|Recent Legal History of the Death Penalty in America|
According to data collected by the Federal Government, from 1930 to 2000, 4,542 persons were executed under civil (non-military) authority. During the ten-year period from 1967-1977, however, punitive death took a holiday as a voluntary moratorium and the U.S. Supreme Court brought a temporary halt to executions.
While all but 10 states allowed the death penalty in the late 1960s and an average of 130 executions per year were being carried out, public opinion turned against the death penalty. Several other nations had dropped the death penalty by the early 1960s and legal authorities in the U.S. were starting to question whether or not executions represented "cruel and unusual punishments" under the Eighth Amendment. Public support for the death penalty reached its lowest point in 1966, when a Gallup poll showed only 42 percent of Americans approved of the practice.
Between 1967 and 1972, the U.S. observed what amounted to a voluntary moratorium on executions as the Supreme Court wrestled with the issue. In several cases not directly testing its constitutionality, the Supreme Court modified the application and administration of the death penalty. The most significant of these cases dealt with juries in capital cases. In a 1971 case, the Supreme Court upheld the unrestricted right of juries to both determine guilt or innocence of the accused and to impose the death penalty in a single trial.
Court Overturns Most Death Penalty Laws
In the 1972 case of Furman v. Georgia, 408 U.S. 153 (1972), the Supreme Court issued a 5-4 decision effectively striking down most federal and state death penalty laws finding them "arbitrary and capricious." The court held that the death penalty laws, as written, violated the "cruel and unusual punishment" provision of the Eighth Amendment and the due process guarantees of the Fourteenth Amendment.
As a result of Furman v. Georgia, more than 600 prisoners who had been sentenced to death between 1967 and 1972 had their death sentences lifted.
Court Upholds New Death Penalty Laws
The Supreme Court's decision in Furman v. Georgia did not rule the death penalty itself to be unconstitutional, only the specific laws by which it was applied. Thus, the states quickly began to write new death penalty laws designed to comply with the court's ruling.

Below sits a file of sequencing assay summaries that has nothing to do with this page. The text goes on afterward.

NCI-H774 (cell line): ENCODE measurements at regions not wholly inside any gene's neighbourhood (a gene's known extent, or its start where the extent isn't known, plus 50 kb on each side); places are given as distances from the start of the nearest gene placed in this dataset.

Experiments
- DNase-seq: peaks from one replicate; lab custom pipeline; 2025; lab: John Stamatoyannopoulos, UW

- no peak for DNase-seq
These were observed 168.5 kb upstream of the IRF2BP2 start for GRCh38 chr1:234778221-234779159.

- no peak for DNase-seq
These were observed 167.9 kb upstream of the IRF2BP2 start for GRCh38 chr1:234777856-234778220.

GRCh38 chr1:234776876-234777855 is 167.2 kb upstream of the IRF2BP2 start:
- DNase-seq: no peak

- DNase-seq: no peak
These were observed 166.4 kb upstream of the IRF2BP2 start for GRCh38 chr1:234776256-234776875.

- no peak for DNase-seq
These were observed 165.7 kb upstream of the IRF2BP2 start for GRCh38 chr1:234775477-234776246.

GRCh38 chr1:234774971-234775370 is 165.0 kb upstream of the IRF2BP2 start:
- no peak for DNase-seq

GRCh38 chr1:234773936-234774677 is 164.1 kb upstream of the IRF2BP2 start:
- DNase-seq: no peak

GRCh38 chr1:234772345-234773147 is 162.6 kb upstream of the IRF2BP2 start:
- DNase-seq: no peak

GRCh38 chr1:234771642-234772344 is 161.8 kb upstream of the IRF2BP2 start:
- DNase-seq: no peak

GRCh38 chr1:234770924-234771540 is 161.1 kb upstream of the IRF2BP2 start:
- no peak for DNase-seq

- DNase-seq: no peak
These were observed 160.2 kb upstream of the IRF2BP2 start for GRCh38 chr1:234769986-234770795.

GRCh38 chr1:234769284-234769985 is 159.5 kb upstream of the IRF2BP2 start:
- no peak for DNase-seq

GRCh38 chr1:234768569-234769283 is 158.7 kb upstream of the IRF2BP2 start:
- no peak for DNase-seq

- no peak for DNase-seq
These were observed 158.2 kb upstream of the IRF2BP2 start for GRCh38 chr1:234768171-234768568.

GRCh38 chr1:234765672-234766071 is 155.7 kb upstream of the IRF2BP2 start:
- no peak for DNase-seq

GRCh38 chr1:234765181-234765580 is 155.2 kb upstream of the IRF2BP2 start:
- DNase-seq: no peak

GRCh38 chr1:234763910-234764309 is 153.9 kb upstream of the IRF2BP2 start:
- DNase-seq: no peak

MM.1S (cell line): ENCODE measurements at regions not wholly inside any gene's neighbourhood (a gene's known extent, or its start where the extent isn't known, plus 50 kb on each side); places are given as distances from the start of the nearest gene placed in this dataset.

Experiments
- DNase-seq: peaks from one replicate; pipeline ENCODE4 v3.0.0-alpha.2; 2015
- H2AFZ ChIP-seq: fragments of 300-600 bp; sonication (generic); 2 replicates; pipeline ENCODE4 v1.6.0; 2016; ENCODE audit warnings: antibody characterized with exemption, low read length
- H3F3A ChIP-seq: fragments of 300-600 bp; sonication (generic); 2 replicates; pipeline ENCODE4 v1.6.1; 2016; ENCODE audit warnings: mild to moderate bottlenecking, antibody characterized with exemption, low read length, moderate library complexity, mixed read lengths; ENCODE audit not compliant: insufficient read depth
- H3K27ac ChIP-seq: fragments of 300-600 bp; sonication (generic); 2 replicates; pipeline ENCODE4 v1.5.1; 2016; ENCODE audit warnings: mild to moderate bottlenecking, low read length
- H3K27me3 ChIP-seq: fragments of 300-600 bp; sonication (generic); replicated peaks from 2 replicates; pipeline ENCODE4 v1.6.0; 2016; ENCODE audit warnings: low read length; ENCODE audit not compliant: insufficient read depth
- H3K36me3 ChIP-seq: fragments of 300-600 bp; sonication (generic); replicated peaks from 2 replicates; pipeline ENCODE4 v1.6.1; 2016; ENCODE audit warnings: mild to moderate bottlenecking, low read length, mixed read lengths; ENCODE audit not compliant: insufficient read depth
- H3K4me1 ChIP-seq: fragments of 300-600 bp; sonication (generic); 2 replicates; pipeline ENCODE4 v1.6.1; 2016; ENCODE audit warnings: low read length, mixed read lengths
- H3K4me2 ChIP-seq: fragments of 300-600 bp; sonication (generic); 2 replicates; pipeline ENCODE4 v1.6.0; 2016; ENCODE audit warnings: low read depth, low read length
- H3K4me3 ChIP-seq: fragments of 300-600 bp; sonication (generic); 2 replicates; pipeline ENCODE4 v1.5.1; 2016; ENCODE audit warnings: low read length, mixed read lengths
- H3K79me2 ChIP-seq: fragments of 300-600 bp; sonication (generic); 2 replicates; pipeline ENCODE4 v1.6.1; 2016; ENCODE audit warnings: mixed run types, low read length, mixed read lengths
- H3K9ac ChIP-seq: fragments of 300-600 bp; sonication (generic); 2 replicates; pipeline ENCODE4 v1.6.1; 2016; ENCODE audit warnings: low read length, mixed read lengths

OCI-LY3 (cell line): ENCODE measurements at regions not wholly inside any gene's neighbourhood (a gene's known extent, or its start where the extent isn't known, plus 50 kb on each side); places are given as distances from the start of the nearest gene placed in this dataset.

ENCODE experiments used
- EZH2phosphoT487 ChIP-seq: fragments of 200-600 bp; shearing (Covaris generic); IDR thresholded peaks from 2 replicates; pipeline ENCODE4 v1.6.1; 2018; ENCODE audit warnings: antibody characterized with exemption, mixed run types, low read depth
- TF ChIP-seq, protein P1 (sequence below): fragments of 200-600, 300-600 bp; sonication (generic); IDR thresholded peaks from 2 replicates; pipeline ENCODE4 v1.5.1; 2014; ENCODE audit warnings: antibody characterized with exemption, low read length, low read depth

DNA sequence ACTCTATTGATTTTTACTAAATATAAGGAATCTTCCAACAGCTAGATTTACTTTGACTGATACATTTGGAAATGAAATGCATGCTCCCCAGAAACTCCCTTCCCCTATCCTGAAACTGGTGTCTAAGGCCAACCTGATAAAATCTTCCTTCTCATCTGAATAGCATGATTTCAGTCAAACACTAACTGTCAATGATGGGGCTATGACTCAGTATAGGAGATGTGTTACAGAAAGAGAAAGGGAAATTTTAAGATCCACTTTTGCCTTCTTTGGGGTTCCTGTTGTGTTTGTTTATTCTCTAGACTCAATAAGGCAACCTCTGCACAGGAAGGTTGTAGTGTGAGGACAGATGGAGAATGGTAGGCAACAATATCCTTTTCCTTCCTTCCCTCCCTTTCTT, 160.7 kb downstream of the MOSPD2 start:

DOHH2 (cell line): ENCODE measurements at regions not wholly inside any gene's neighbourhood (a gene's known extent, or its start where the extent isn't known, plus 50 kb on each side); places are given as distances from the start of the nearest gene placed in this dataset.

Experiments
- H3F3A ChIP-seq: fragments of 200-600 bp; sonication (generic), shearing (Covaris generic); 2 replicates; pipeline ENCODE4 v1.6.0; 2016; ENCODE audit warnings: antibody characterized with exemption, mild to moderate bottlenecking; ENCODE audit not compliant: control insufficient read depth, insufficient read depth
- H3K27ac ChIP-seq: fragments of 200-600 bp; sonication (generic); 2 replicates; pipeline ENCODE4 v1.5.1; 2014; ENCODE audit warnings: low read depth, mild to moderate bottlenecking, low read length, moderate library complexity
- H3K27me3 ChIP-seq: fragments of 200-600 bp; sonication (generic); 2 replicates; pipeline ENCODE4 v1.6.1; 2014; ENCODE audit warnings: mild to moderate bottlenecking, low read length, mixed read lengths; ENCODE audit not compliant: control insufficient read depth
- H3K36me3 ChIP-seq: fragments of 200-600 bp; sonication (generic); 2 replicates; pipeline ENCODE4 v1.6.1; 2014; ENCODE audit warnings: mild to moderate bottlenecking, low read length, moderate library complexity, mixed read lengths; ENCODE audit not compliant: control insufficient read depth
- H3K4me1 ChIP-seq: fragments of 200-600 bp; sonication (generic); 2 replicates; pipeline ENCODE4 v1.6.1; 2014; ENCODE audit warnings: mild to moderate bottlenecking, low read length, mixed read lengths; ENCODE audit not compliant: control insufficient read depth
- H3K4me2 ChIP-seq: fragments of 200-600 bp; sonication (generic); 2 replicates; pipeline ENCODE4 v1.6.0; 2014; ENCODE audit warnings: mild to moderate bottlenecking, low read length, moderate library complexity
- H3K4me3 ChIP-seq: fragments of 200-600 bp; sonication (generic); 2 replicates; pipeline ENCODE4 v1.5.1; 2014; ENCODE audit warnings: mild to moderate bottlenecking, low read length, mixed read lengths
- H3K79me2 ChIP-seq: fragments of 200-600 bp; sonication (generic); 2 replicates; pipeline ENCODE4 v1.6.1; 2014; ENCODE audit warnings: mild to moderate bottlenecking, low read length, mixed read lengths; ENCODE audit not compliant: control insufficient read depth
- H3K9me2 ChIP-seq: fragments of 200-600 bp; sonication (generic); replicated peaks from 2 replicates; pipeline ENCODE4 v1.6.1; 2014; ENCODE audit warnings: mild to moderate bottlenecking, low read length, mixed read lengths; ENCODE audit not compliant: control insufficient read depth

The first of the new death penalty laws created by the states of Texas, Florida and Georgia gave the courts wider discretion in applying the death penalty for specific crimes and provided for the current "bifurcated" trial system, in which a first trial determines guilt or innocence and a second trial determines punishment. The Texas and Georgia laws allowed the jury to decide punishment, while Florida's law left the punishment up to the trial judge.
In five related cases, the Supreme Court upheld various aspects of the new death penalty laws. These cases were:
- Gregg v. Georgia, 428 U.S. 153 (1976)
- Jurek v. Texas, 428 U.S. 262 (1976)
- Proffitt v. Florida, 428 U.S. 242 (1976)
- Woodson v. North Carolina, 428 U.S. 280 (1976)
- Roberts v. Louisiana, 428 U.S. 325 (1976)
As a result of these decisions, 21 states threw out their old mandatory death penalty laws and hundreds of death row prisoners had their sentences changed to life in prison.
On January 17, 1977, convicted murderer Gary Gilmore told a Utah firing squad, "Let's do it." and became the first prisoner since 1976 executed under the new death penalty laws. A total of 85 prisoners - 83 men and two women - in 14 U.S. states were executed during 2000.
Current Status of Death
As of January 1998, 38 states and the federal government have death penalty laws in effect. As of 2000, the following states did not have death penalty laws: Alaska, District of Columbia, Hawaii, Iowa, Maine, Massachusetts, Michigan, Minnesota, North Dakota, Rhode Island, Vermont, West Virginia, Wisconsin.